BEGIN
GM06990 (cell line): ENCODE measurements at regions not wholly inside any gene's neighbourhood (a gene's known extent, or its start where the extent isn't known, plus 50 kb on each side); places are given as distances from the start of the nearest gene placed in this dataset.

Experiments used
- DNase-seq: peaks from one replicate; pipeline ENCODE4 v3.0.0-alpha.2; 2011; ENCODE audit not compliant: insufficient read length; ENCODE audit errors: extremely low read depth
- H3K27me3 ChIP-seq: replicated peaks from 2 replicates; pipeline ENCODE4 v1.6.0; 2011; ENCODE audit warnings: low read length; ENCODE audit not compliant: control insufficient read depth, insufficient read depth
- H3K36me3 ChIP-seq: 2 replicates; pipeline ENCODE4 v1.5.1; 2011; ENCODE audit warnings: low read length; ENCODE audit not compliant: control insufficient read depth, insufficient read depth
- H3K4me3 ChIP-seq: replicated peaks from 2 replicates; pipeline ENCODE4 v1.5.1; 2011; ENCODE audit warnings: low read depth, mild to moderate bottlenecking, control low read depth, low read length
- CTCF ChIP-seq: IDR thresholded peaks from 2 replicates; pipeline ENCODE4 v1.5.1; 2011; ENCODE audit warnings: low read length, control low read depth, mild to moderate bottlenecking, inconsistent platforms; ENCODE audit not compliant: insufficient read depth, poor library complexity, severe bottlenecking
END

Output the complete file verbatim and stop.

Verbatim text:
GM06990 (cell line): ENCODE measurements at regions not wholly inside any gene's neighbourhood (a gene's known extent, or its start where the extent isn't known, plus 50 kb on each side); places are given as distances from the start of the nearest gene placed in this dataset.

Experiments used
- DNase-seq: peaks from one replicate; pipeline ENCODE4 v3.0.0-alpha.2; 2011; ENCODE audit not compliant: insufficient read length; ENCODE audit errors: extremely low read depth
- H3K27me3 ChIP-seq: replicated peaks from 2 replicates; pipeline ENCODE4 v1.6.0; 2011; ENCODE audit warnings: low read length; ENCODE audit not compliant: control insufficient read depth, insufficient read depth
- H3K36me3 ChIP-seq: 2 replicates; pipeline ENCODE4 v1.5.1; 2011; ENCODE audit warnings: low read length; ENCODE audit not compliant: control insufficient read depth, insufficient read depth
- H3K4me3 ChIP-seq: replicated peaks from 2 replicates; pipeline ENCODE4 v1.5.1; 2011; ENCODE audit warnings: low read depth, mild to moderate bottlenecking, control low read depth, low read length
- CTCF ChIP-seq: IDR thresholded peaks from 2 replicates; pipeline ENCODE4 v1.5.1; 2011; ENCODE audit warnings: low read length, control low read depth, mild to moderate bottlenecking, inconsistent platforms; ENCODE audit not compliant: insufficient read depth, poor library complexity, severe bottlenecking